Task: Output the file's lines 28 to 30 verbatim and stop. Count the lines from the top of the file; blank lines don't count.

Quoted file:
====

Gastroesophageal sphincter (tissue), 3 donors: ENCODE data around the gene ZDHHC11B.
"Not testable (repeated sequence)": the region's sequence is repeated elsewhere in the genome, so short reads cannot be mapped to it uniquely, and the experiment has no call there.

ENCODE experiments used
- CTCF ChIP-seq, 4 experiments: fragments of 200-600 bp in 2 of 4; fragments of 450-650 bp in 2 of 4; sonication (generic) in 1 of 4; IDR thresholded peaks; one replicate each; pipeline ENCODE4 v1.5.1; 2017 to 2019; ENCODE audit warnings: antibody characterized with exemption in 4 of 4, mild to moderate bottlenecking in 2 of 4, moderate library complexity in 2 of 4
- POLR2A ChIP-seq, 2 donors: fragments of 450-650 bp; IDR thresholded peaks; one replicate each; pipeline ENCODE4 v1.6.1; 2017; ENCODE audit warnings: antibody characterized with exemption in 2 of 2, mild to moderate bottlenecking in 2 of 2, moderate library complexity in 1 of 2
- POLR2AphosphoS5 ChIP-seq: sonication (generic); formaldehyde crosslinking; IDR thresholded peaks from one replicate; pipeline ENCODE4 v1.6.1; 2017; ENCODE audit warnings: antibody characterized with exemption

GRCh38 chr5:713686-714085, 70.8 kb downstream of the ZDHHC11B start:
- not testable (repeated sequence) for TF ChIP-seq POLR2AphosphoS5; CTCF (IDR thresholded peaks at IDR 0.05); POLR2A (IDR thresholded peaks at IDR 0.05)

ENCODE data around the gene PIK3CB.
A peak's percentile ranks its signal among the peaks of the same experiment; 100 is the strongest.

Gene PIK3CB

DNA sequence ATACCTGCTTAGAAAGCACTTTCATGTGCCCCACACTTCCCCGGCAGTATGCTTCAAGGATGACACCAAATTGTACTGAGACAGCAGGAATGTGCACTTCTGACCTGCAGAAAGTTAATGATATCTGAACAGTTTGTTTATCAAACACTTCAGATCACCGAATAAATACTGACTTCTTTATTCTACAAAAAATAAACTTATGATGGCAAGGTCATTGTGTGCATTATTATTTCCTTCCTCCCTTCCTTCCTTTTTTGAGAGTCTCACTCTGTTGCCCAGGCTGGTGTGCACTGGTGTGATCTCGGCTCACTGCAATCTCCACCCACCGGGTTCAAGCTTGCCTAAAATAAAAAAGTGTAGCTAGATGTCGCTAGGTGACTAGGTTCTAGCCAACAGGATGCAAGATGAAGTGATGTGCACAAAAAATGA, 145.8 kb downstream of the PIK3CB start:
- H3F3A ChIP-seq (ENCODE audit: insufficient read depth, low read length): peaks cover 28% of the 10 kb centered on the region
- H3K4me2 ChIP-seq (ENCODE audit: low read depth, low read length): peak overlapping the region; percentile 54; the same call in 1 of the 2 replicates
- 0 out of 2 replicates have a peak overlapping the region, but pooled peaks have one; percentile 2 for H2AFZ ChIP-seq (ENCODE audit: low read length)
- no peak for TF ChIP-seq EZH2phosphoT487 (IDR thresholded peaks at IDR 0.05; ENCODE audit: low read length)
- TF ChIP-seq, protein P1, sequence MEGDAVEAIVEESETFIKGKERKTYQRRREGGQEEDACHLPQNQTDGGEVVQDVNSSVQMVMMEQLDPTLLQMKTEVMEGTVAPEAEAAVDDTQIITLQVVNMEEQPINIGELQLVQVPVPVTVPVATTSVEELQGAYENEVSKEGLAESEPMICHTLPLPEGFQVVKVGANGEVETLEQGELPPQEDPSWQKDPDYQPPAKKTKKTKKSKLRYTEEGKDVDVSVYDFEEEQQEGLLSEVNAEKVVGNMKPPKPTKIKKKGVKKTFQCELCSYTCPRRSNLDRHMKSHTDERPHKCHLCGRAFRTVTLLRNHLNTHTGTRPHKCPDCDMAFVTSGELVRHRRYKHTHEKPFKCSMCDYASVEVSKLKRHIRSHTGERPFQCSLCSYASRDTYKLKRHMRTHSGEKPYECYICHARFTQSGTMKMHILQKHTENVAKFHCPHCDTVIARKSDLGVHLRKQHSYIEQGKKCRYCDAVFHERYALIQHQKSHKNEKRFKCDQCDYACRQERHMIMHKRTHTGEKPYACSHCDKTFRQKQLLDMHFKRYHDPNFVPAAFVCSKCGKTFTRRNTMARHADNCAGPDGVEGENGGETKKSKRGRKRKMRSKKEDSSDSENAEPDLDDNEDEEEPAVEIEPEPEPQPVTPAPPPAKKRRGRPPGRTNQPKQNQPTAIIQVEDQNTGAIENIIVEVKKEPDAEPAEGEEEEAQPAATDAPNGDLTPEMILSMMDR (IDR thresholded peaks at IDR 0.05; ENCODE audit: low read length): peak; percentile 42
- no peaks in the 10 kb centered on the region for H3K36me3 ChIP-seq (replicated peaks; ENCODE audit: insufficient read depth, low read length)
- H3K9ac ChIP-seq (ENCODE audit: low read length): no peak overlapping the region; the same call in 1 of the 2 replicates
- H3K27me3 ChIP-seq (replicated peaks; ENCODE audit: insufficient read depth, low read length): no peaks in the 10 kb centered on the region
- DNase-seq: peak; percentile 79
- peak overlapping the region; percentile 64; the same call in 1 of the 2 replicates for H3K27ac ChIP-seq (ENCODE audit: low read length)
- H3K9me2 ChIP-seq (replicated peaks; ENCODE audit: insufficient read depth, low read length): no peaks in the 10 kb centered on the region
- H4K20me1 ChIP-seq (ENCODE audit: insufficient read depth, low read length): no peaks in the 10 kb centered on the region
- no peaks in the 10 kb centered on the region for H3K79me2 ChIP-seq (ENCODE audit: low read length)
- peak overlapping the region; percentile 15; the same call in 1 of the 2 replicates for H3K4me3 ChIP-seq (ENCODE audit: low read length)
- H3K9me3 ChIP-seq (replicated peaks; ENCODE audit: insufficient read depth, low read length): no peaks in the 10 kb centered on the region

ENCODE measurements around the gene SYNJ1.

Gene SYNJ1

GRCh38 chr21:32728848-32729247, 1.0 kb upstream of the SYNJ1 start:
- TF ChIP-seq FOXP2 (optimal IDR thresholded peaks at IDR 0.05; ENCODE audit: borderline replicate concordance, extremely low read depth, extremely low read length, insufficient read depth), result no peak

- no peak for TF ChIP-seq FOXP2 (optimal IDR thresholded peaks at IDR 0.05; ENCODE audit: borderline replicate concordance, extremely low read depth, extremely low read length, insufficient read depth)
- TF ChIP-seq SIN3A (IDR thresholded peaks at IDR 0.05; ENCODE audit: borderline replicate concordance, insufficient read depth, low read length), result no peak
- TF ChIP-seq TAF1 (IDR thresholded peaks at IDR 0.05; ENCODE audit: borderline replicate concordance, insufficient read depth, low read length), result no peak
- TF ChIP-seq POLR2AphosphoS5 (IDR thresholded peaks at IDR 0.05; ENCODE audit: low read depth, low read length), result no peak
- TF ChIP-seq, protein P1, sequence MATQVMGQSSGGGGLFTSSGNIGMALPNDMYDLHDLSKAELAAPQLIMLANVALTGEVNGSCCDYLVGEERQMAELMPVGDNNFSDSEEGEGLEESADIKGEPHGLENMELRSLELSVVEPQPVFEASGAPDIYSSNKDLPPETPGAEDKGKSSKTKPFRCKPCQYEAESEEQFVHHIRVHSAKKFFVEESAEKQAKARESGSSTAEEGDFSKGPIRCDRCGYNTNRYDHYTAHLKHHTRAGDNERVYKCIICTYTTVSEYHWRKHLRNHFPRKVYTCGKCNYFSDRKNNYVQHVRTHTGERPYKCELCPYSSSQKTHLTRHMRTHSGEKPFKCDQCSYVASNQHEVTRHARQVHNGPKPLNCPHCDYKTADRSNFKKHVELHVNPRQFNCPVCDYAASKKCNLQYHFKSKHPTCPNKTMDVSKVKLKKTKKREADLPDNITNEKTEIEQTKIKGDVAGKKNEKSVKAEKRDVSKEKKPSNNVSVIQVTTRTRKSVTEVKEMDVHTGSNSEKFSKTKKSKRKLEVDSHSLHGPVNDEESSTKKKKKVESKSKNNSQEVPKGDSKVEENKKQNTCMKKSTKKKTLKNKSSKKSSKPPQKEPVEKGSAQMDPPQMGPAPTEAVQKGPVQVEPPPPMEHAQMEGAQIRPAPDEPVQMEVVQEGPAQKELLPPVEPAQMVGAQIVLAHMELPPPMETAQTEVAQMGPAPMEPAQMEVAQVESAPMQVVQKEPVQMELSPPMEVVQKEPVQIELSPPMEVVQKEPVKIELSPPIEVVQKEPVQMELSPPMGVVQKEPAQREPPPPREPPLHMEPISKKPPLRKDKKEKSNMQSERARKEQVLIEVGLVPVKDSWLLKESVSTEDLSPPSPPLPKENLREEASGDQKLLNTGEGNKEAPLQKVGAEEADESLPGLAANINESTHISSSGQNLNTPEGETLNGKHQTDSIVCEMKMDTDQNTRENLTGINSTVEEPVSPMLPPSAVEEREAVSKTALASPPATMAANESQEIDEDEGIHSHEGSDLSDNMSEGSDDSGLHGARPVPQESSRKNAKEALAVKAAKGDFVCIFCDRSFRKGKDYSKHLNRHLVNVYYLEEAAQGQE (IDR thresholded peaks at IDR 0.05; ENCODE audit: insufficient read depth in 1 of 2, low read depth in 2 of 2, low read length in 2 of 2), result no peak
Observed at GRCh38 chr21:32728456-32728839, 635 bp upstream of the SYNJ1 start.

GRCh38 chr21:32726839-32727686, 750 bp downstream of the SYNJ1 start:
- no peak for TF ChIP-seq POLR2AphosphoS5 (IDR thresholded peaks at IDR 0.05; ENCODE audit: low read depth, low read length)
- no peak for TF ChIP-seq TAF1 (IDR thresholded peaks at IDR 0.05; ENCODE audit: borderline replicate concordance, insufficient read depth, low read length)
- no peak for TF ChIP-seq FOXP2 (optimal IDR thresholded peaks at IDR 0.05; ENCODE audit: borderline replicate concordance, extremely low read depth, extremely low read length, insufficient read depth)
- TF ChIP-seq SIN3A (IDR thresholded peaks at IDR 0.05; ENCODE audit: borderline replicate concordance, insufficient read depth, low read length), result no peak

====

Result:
ENCODE measurements around the gene SYNJ1.

Gene SYNJ1

GRCh38 chr21:32728848-32729247, 1.0 kb upstream of the SYNJ1 start: